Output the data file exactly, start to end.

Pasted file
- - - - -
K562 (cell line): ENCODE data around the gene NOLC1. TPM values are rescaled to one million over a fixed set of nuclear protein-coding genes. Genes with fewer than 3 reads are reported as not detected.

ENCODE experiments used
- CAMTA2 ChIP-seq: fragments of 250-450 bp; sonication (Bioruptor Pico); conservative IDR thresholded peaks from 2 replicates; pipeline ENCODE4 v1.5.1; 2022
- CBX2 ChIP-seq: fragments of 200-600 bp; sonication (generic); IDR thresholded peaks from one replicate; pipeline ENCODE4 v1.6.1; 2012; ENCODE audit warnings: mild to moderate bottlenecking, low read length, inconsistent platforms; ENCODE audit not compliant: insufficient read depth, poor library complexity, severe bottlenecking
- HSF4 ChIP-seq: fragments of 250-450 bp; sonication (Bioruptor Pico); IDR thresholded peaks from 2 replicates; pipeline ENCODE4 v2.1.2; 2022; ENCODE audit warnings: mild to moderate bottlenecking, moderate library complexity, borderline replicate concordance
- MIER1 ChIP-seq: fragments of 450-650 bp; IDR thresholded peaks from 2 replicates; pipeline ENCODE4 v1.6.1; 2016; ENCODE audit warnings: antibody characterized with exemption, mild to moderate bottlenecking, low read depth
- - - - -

K562 (cell line): ENCODE data around the gene NOLC1. TPM values are rescaled to one million over a fixed set of nuclear protein-coding genes. Genes with fewer than 3 reads are reported as not detected.

ENCODE experiments used
- CAMTA2 ChIP-seq: fragments of 250-450 bp; sonication (Bioruptor Pico); conservative IDR thresholded peaks from 2 replicates; pipeline ENCODE4 v1.5.1; 2022
- CBX2 ChIP-seq: fragments of 200-600 bp; sonication (generic); IDR thresholded peaks from one replicate; pipeline ENCODE4 v1.6.1; 2012; ENCODE audit warnings: mild to moderate bottlenecking, low read length, inconsistent platforms; ENCODE audit not compliant: insufficient read depth, poor library complexity, severe bottlenecking
- HSF4 ChIP-seq: fragments of 250-450 bp; sonication (Bioruptor Pico); IDR thresholded peaks from 2 replicates; pipeline ENCODE4 v2.1.2; 2022; ENCODE audit warnings: mild to moderate bottlenecking, moderate library complexity, borderline replicate concordance
- MIER1 ChIP-seq: fragments of 450-650 bp; IDR thresholded peaks from 2 replicates; pipeline ENCODE4 v1.6.1; 2016; ENCODE audit warnings: antibody characterized with exemption, mild to moderate bottlenecking, low read depth